Arandis Power has responded to environmental concerns raised regarding power plant driven by low sulphur heavy fuel oil through which it is has offered to supply South Africa’s Eskom with 120MW of electricity. Managing Director of Arandis Power, Ezio Vernetti, told New Era that a very detailed environmental impact assessment (EIA) study was conducted and environmental clearance was received from the Ministry of Environment and Tourism.
“Detailed air emission studies were part of the EIA and it is significant to note that whilst this plant is a thermal plant, the emissions are completely in line with World Bank environmental emission standards and are significantly lower than emissions from a coal fired power plant for example,” Vernetti told New Era’s Inside Business.
As the MD and a founding member of Arandis Power, Vernetti noted that the company responded to the South Africa’s Department of Mineral Resources and Eskom’s “Request for Information (RFI)” to supply 2000MW of dispatchable power.
“The plant will be built within 18 months from the signing of a PPA (Power Purchase Agreement) with Eskom. Such signature is obviously subject to Eskom going through its procurement process and to an agreement being entered into with Arandis Power. Timelines to the Eskom process are unknown at the moment, however it is plausible that this could be completed in 2020,” Vernetti explained. The expected lifespan of the power plant is 35-years while the minimum PPA offered is 10-years.
Vernetti also confirmed that NamPower has not yet expressed an interest in purchasing some or all of the electricity to be generated at the plant. However, he added that the Arandis Power plant was, and still is, designed an intended for Namibia.
Said Vernetti; “However, the South African Department of Energy and Eskom opportunity is presenting itself at an opportune time for our company that coincides with the change in regulations in the Namibian electricity supply industry brought about by the approval of the Modified Single Buyer (MSB) model.” The MSB opportunity opens the doors for Namibian power generators to export electricity to the region.
“In responding to the Eskom RFI call, our company is being proactive and is seizing this opportunity. This however will not preclude us from engaging with NamPower as well within the context of the new MSB regulations, should our national utility company wish to consider a supply from Namibia,” Vernetti added.
For every power plant around the world, the cost of the electricity generated is linked to the contracted dispatch profile. This capacity factor is the prerogative of the buyer, which in this case would be either Eskom or NamPower. As such, the Arandis Power cost of electricity is aligned to the cost of electricity encountered for such plants in the Southern African Power Pool (SAPP). Vernetti noted that in every event, the Arandis Power cost per kilowatt-hour would be significantly less than the cost of the Eskom’s peaking plants.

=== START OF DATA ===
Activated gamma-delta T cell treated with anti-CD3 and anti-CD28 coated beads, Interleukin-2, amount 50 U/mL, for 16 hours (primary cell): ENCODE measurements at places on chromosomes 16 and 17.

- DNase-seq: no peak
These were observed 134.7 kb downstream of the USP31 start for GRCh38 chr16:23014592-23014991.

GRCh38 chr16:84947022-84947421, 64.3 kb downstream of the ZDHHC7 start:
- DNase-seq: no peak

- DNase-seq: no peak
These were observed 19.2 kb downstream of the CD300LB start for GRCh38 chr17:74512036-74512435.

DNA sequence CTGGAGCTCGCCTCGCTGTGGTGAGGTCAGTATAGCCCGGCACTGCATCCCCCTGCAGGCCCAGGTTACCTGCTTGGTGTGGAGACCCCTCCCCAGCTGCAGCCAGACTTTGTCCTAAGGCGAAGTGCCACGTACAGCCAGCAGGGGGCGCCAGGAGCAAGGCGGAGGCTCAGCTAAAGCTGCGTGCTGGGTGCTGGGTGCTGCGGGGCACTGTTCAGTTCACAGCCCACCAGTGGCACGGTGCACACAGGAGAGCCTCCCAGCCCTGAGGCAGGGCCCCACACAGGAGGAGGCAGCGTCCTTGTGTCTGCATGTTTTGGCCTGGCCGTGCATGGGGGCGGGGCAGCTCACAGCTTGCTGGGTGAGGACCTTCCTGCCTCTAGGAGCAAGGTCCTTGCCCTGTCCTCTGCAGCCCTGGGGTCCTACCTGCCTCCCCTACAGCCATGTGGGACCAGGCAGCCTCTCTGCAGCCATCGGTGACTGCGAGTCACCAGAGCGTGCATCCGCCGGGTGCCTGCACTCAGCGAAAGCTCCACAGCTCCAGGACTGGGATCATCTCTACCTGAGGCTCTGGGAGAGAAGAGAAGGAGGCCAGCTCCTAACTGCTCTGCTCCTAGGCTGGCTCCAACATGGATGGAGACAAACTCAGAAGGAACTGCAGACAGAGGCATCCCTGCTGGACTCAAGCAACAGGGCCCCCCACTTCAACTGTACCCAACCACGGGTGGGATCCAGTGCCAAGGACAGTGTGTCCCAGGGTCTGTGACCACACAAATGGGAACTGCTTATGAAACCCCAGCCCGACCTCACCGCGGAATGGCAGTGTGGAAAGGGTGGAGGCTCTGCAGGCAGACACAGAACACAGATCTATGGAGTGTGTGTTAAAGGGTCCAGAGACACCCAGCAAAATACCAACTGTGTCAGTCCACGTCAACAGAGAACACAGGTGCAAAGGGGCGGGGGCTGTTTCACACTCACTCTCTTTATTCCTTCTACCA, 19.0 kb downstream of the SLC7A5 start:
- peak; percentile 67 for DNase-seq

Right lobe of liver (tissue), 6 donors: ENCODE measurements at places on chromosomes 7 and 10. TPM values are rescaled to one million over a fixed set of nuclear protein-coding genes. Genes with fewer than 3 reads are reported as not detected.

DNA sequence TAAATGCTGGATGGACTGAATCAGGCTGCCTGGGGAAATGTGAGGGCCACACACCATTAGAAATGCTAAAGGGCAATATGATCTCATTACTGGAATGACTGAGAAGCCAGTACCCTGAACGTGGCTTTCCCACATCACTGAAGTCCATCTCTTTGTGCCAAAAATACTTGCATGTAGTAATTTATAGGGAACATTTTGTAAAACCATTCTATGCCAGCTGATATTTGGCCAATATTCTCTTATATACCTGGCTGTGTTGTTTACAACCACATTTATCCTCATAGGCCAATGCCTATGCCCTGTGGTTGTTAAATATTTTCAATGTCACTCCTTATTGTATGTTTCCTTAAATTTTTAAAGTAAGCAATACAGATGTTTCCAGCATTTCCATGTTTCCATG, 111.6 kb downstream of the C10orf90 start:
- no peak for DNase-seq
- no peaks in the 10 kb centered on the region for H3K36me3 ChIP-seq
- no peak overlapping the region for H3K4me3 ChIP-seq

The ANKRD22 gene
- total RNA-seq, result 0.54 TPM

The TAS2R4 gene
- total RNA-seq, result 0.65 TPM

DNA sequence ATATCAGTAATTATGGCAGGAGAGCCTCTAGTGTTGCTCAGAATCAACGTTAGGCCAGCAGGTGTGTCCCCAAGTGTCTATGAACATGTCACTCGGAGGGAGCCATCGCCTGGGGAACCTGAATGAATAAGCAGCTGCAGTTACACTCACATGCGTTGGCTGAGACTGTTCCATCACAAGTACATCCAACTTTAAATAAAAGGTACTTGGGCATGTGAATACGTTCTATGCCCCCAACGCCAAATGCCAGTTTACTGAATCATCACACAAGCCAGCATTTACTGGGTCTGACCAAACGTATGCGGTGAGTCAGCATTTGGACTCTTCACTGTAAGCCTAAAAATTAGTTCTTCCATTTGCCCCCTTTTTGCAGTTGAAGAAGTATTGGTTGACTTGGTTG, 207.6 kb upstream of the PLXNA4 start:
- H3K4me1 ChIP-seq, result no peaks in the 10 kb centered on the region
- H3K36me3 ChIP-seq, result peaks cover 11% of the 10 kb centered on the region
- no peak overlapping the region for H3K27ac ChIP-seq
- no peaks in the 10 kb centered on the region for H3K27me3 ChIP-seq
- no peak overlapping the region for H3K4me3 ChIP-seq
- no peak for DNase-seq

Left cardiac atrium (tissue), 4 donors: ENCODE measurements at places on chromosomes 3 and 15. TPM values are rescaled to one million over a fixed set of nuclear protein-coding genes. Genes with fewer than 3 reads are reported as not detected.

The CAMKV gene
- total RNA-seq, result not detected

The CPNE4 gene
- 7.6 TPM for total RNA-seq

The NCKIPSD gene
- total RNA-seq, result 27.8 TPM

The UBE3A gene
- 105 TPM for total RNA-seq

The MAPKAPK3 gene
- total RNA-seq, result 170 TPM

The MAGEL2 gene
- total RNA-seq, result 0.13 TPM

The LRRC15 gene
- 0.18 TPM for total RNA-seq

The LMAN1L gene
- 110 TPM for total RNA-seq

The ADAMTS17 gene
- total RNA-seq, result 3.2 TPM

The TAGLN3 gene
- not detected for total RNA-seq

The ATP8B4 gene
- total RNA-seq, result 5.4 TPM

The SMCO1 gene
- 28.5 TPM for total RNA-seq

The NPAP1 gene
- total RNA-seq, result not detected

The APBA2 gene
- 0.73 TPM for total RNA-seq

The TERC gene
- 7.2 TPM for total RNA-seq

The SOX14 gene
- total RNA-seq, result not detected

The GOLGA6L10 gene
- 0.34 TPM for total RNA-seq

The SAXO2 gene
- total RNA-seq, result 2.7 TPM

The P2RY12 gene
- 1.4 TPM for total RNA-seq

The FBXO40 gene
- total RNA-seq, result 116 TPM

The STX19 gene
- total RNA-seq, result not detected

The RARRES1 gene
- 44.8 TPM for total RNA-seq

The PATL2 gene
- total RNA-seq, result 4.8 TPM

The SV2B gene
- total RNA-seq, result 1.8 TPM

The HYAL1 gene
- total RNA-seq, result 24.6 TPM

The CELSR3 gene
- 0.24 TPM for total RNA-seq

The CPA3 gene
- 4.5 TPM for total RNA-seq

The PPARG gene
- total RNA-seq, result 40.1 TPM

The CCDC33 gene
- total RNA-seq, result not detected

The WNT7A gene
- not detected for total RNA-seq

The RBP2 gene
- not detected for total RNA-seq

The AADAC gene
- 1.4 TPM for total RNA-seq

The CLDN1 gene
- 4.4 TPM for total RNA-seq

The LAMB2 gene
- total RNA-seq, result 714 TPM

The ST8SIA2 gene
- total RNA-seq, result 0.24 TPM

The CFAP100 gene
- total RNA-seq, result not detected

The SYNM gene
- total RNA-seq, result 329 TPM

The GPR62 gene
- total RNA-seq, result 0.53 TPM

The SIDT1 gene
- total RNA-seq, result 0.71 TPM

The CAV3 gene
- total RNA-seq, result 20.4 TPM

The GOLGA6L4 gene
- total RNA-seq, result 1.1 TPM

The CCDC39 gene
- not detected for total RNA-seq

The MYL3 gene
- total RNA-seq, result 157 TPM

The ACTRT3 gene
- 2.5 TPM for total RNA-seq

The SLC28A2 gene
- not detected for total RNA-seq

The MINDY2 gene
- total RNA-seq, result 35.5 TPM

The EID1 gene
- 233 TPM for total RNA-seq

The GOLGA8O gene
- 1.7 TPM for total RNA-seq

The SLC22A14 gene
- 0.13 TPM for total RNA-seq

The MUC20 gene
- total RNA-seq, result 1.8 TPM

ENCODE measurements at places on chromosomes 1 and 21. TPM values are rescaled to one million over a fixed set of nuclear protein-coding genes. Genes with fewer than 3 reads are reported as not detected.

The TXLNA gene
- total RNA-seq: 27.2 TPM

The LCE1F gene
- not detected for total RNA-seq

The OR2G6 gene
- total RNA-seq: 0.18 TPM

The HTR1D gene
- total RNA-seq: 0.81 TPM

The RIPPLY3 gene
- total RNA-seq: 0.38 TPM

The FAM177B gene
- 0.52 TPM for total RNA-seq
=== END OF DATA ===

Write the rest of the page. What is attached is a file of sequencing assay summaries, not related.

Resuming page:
“The ‘overnight cost’ for building the Arandis Power plant is below N$19 500 per kilowatt of installed capacity. In comparison, the still uncompleted Kusile coal fired power plant of Eskom, is currently at an overnight cost in excess of R50 000 per kilowatt of installed capacity,” Vernetti added.
The Arandis Power plant is a 100% privately financed initiative and the N$2.3 billion investment will be financed through a typical limited resource project finance structure that has been fully engineered and where funding commitments have been secured.
Meanwhile, Vernetti was adamant that the Arandis Power project is not only viable and bankable but is of significant value in that it is fully compatible with the drive to build more renewable energy projects in Namibia.
“With the contribution of Arandis Power’s flexible generation capacity that assures grid support services such as load following and voltage support, the plant is essential to help mitigate the intermittent nature of renewable energy generation plants. The Arandis Power plant can significantly contribute to the drive for achieving 100% electricity self-sufficiency in Namibia at a lower overall electricity cost than the one paid today. In Namibia, the Arandis Power plant would unlock the further construction of hundreds of megawatts of renewable energy projects,” vernetti explained.